The growth of investor activism has had a considerable impact on the investment landscape. Shareholder activists have successfully pushed for changes in company boards of directors and forced companies to change course by reducing costs, changing objectives, or divesting core parts of the business. Since 2020, the pandemic, combined with building concerns about climate change and movements for social justice, has led to heightened investor focus on ESG issues such as diversity, equity and inclusion, sustainability. The recent Diligent Institute report, Activist Investors: Setting the Pace on ESG, looks at the impact of shareholder activism and the actions companies are taking to better prepare to face it.
Here are five highlights from the report, and what activist investors in EMEA are focusing on.
1.Number of activist investor campaigns falls, but their impact rises
Diligent research shows that although the overall number of shareholder activism campaigns fell slightly in 2021 compared to 2020, the number of ESG-related campaigns grew and they were more likely to be successful: one in eight shareholder activist campaigns were successful in 2021, compared to one in nine in 2020.
In Europe, companies in the financial sector were most likely to face activist campaigns (23% of all campaigns), followed by the industrial sector (16%) and the basic materials sector (11%). Nearly half (46%) of European activist investor campaigns targeted companies with large and mid-sized capitalisations. Although institutional investors are still the main source of activist campaigns, in 2020 the biggest source of capital in European activist campaigns was US hedge-fund activists, including Third Point Partners (USD 2.6B) and Elliott Management (USD 1.1B).
2. Activist investors target companies weak on governance fundamentals
Today’s governance standards require boards to be diverse, for board members to act independently, and for separation of the Chair and CEO roles. There is a strong perception among activist investors that linking the roles limits board accountability and leads to a lack of responsiveness to shareholder concerns. Through a review of 735 companies globally that engaged with activist investors on governance matters, Diligent research found that 30% had a combined Chair-CEO role.
France has seen considerable activism in this regard recently. In 2020, activist investors tried to gain majority control of board of the Lagardère Group, and while the effort was not successful, it did start the process of loosening Arnaud Lagardère’s grip on the company. This process culminated in June 2021, when the Lagardère Group was transformed into a public company, with Arnaud Lagardère as CEO. Similarly, in 2021, activist investors launched a campaign targeting Danone. This led to the removal of Danone’s Chair and CEO Emmanuel Faber, based on underperformance.
3. Activist investors focus on ESG
ESG concerns have moved to the forefront in recent years. Amid greater support for operational activism in key European markets (the U.K., France, Germany), ESG shareholder proposals are becoming more common. The importance of ESG concerns is witnessed by the IPO failure of U.K. food delivery app Deliveroo, whose share prices dropped 26% on the first day of trading, in part over concerns about labour practices and worker rights.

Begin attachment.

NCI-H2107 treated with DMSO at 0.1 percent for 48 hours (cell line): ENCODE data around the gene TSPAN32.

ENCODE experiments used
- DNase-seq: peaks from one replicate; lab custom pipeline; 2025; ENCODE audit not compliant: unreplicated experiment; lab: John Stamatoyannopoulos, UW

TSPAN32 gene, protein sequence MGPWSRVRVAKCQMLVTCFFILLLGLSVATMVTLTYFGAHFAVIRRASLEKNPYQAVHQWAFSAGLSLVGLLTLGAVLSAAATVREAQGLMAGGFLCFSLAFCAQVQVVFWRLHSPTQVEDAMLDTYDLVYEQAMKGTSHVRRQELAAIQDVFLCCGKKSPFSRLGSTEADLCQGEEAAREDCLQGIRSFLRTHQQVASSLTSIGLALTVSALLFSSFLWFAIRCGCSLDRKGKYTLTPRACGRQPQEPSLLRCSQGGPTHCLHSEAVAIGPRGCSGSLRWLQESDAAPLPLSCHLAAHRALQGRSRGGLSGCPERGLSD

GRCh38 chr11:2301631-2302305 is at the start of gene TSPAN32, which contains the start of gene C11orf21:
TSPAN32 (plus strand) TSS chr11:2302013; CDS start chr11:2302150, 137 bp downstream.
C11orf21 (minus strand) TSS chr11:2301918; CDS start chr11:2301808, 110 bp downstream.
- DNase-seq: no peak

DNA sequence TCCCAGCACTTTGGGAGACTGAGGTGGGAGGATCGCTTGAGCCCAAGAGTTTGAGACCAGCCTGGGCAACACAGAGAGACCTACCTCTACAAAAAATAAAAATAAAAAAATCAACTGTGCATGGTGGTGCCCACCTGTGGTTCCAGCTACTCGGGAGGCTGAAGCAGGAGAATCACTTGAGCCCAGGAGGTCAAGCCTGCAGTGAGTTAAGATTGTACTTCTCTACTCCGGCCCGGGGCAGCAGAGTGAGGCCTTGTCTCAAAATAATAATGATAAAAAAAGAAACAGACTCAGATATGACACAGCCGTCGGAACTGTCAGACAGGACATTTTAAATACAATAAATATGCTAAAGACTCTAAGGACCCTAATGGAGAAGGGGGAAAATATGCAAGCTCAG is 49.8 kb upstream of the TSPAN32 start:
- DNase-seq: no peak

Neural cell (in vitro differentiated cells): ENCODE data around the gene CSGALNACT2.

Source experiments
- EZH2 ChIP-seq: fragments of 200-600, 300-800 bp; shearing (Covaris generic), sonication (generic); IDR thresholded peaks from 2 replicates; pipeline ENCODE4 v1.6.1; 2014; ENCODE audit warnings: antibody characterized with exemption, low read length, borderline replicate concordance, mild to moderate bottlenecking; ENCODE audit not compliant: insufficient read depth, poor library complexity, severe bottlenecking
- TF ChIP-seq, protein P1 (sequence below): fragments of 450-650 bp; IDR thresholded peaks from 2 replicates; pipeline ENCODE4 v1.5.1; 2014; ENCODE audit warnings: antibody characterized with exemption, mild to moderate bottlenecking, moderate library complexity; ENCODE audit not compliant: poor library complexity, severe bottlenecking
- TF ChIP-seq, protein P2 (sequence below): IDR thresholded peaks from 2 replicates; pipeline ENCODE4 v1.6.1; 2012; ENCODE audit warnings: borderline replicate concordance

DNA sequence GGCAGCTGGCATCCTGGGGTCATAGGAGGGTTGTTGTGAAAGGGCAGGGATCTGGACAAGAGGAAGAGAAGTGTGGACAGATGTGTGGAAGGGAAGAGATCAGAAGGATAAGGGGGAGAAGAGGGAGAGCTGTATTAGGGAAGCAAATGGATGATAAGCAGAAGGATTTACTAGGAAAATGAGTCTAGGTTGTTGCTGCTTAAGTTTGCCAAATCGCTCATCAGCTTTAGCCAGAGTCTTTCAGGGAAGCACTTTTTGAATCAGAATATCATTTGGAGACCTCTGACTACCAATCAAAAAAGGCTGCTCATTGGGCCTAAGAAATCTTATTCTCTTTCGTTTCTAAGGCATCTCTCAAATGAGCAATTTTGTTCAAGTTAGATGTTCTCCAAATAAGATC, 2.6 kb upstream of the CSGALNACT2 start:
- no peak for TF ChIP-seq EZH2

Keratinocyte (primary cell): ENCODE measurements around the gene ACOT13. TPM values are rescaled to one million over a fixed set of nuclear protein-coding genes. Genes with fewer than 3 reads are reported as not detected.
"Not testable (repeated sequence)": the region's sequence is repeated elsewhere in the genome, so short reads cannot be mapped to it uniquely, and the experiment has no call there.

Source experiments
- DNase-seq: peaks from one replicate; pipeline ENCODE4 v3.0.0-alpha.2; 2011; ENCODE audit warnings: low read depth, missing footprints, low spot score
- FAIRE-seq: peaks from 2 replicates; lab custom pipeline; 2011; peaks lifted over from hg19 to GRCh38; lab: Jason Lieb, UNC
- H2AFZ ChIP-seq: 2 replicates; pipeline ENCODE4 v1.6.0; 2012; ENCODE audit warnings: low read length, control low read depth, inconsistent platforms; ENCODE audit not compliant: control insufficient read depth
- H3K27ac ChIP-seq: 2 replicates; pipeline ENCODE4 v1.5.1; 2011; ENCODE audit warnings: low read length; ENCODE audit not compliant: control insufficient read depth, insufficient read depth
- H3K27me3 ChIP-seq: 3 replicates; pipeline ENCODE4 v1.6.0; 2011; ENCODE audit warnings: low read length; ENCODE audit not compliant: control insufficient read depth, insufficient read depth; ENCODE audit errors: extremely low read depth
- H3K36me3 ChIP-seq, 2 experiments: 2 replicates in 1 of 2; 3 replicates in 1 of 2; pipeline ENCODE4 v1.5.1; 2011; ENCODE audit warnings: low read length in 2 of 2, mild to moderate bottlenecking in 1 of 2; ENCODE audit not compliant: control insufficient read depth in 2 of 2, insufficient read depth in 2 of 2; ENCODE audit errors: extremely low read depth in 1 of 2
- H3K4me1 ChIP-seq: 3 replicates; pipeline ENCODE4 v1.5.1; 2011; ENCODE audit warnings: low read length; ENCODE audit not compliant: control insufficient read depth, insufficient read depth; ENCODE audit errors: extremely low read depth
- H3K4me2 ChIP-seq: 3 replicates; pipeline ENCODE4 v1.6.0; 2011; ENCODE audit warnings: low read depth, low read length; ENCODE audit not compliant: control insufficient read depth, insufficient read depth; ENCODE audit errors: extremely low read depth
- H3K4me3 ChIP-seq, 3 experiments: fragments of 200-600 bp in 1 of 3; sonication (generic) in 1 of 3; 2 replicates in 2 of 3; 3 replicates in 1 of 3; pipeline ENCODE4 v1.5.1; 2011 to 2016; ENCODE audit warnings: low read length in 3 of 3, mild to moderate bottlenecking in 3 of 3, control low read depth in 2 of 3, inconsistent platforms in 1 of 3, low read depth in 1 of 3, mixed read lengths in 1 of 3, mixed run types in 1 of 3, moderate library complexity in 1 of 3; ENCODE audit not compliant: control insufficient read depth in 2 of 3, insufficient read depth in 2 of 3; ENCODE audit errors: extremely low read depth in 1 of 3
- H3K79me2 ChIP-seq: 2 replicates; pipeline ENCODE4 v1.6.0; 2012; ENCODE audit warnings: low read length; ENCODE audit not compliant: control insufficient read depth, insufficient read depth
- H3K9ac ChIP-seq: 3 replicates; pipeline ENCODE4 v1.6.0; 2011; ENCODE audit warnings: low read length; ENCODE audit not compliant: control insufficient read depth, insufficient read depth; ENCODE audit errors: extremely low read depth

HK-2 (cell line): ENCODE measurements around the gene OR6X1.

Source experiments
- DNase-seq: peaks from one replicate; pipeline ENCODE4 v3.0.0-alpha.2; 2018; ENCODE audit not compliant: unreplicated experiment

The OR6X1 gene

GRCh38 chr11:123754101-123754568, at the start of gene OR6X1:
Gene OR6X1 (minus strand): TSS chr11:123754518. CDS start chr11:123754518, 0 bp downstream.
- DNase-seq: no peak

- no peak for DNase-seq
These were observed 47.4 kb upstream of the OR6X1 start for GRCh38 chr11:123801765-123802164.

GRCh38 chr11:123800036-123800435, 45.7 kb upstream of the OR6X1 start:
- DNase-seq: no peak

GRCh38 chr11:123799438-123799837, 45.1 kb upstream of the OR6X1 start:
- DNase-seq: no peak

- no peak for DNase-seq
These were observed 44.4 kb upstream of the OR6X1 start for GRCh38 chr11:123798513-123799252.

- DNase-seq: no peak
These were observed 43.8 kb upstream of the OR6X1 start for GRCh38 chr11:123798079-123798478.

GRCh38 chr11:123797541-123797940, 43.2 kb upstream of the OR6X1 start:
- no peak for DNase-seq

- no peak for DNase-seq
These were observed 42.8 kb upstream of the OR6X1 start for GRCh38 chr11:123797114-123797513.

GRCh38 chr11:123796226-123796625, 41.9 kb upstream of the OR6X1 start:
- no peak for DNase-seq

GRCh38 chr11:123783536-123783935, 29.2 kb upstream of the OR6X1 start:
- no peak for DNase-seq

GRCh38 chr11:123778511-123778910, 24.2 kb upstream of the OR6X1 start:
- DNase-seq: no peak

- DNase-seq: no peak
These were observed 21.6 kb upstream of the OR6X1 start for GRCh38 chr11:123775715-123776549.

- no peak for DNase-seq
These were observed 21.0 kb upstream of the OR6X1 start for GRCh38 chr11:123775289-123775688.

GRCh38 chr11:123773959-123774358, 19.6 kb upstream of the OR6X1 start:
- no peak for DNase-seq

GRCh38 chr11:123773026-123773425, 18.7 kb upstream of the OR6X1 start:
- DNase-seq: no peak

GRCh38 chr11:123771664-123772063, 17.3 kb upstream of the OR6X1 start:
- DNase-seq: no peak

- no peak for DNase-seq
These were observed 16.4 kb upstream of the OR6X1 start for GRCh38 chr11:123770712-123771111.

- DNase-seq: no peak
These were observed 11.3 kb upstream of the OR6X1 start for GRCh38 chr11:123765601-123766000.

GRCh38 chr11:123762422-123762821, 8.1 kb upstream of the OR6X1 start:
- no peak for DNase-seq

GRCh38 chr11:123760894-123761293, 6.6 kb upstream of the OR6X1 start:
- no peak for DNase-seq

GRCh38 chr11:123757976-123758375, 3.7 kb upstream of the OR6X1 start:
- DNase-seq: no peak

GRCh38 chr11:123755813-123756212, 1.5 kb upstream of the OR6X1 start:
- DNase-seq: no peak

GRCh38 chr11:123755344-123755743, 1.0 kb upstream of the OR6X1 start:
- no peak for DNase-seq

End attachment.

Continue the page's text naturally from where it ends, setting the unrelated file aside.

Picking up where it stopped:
To minimise the impact of ESG activism, boards can develop an ESG strategy that directly addresses the risks facing their company. It is also essential that boards engage with shareholders. Having lines of communication in place prior to an activist attack can help boards successfully claim that they are acting positively in support of change, rather than merely reacting in response.
4. Low support for compensation policies linked to investor activism
The Diligent Institute’s recent report, Aligning Pay, People and Planet, evaluated the degree to which European companies include ESG KPIs in executive remuneration policies. The results were clear: the use of ESG-related metrics in compensation plans is increasing across Europe. Shareholder dissent towards executive compensation increased in the wake of the September 2020 implementation of the Shareholder Rights Directive II, which gave shareholders across Europe the right to vote on remuneration policies for the first time.
5. Companies can no longer ignore skills gaps in the boardroom
While compliance, technology, and sustainability are among the most valuable skills needed on boards, Diligent research shows that activist investors target companies whose boards lack these skills. In 2021, only 19% of the directors we surveyed had technology expertise, 11% had compliance expertise, and just 1.4% had skills in sustainability. Companies targeted by activist investors also had fewer board members with relevant industry experience, and nearly one-third had no board members with technology expertise.
In 2018, poor financial performance led activist investor Starboard to target the Israeli company Mellanox Technologies. Peter Feld, a managing member of Starboard, said that there were “significant opportunities to create value based on actions within the control of management and the board.” And in 2020, the uncertainties caused by the pandemic pushed European investors to take a critical view of boards’ abilities, and the results were startling: the number of director election proposals receiving more than 50% opposition from surged to 36, compared to eight in 2019.
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